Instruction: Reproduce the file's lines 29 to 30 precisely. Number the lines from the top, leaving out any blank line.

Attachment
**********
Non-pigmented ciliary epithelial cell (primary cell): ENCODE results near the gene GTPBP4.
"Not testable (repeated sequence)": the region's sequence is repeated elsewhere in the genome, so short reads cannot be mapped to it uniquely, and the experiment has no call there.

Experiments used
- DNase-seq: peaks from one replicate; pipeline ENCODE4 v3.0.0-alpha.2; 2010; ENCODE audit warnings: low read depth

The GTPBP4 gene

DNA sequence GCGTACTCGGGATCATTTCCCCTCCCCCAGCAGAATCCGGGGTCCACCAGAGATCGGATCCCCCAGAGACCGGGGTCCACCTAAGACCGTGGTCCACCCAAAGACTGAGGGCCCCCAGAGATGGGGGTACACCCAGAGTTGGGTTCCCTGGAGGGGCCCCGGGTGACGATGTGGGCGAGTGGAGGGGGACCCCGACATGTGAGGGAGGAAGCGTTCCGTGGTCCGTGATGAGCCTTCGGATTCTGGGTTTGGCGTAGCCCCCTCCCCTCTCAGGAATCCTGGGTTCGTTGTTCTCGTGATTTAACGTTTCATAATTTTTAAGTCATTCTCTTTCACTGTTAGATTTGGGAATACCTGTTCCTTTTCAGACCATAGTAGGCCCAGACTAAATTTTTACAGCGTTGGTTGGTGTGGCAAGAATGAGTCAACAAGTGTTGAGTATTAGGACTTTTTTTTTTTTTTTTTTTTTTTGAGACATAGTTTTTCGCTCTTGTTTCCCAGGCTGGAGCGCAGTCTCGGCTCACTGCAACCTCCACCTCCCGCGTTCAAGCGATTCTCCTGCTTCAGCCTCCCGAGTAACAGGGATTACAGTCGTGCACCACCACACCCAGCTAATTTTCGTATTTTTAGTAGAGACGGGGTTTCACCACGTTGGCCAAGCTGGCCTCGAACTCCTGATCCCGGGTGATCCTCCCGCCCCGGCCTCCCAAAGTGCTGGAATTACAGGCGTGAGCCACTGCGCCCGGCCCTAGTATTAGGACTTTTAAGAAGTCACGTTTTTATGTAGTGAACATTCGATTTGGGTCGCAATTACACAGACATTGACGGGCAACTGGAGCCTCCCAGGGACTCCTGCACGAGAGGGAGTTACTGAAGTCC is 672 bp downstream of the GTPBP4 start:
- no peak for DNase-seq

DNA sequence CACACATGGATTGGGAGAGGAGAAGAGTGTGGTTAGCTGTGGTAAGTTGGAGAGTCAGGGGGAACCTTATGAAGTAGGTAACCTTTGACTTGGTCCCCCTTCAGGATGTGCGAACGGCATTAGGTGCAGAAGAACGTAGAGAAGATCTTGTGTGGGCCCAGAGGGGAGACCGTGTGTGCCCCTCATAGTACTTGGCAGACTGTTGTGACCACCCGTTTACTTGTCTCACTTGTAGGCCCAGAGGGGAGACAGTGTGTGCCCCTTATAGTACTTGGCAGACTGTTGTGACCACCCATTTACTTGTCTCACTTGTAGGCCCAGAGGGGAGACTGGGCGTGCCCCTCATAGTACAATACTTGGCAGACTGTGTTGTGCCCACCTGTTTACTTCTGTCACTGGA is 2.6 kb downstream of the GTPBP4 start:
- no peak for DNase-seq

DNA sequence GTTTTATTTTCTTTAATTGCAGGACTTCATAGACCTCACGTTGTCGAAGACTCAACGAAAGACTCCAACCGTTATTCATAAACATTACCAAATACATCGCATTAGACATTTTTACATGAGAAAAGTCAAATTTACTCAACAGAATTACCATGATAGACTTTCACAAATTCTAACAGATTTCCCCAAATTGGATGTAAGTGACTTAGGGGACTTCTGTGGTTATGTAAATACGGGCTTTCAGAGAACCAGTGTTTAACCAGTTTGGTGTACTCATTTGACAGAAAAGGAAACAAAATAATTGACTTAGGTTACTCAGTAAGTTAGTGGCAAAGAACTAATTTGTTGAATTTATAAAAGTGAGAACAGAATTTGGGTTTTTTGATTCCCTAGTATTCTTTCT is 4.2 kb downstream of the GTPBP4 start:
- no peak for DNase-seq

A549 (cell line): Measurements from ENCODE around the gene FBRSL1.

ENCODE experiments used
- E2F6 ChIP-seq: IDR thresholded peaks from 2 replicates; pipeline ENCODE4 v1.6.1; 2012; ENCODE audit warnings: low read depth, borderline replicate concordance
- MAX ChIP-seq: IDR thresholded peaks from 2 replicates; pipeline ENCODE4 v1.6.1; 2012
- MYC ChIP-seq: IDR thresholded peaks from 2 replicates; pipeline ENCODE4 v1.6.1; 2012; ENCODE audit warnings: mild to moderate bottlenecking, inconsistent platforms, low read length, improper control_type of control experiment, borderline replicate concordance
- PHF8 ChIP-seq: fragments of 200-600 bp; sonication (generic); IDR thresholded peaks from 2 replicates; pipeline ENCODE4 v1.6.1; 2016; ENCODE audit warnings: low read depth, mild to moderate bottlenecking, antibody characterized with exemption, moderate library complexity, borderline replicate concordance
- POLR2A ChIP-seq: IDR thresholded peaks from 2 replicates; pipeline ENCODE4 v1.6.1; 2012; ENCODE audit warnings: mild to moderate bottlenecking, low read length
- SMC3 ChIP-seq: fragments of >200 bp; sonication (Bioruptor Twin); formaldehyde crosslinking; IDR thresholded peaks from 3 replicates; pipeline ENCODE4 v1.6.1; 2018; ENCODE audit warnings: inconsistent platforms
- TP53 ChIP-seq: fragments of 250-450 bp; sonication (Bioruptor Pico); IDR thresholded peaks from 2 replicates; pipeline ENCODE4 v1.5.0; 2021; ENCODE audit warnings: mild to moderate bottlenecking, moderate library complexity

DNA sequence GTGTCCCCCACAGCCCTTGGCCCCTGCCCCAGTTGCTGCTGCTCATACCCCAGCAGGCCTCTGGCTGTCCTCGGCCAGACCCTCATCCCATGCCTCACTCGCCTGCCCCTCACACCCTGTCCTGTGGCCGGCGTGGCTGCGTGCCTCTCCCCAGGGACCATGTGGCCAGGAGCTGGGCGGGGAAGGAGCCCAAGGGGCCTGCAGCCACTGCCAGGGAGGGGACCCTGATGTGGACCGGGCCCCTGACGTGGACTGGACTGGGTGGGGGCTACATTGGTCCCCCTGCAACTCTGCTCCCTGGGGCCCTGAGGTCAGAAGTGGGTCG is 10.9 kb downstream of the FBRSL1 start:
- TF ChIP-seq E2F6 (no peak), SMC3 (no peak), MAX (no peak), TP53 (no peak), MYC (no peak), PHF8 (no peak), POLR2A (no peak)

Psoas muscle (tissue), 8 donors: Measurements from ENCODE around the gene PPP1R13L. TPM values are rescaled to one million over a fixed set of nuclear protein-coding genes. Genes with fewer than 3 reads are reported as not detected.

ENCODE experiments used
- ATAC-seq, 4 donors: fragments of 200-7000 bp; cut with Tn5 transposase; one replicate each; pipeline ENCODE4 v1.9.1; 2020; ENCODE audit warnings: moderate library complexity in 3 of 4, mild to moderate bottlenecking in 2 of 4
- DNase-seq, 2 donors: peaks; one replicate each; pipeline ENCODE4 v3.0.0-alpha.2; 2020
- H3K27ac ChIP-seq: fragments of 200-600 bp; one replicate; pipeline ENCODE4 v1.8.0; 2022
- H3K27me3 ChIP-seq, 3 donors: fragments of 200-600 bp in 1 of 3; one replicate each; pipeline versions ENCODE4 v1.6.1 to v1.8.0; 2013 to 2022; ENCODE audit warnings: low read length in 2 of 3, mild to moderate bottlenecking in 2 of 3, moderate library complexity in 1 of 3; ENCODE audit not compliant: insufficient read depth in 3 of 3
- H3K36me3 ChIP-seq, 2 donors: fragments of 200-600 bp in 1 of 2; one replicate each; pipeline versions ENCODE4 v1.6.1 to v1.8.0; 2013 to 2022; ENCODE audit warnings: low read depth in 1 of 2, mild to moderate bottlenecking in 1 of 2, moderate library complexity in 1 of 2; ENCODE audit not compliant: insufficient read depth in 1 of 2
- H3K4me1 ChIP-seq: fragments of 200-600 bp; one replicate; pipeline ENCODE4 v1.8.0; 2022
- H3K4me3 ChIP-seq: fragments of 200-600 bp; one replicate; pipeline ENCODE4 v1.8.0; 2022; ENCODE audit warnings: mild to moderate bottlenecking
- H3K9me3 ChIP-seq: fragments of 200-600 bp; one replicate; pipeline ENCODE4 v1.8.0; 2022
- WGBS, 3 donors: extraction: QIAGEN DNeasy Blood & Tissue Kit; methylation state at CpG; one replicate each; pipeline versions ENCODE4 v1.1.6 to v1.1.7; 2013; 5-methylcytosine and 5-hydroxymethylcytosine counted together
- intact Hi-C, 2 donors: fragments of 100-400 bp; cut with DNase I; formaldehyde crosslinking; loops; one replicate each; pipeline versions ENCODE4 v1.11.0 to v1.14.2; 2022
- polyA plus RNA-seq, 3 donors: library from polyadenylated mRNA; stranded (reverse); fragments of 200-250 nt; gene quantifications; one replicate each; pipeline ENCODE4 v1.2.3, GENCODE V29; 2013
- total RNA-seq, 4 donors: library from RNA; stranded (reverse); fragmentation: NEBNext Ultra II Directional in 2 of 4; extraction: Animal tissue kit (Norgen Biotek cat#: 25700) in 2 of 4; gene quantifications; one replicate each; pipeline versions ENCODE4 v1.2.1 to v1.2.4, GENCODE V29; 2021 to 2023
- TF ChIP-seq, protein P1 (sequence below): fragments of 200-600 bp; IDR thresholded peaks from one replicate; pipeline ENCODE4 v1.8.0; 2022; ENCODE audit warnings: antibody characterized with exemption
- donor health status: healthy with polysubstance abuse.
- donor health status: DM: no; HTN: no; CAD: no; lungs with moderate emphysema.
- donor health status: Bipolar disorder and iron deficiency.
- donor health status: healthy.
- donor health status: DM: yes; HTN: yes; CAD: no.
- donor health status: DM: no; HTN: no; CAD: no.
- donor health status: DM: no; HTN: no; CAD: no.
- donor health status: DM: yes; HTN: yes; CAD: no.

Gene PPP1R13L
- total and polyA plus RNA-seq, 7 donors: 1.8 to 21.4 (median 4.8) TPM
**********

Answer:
- H3K36me3 ChIP-seq, 2 donors: fragments of 200-600 bp in 1 of 2; one replicate each; pipeline versions ENCODE4 v1.6.1 to v1.8.0; 2013 to 2022; ENCODE audit warnings: low read depth in 1 of 2, mild to moderate bottlenecking in 1 of 2, moderate library complexity in 1 of 2; ENCODE audit not compliant: insufficient read depth in 1 of 2
- H3K4me1 ChIP-seq: fragments of 200-600 bp; one replicate; pipeline ENCODE4 v1.8.0; 2022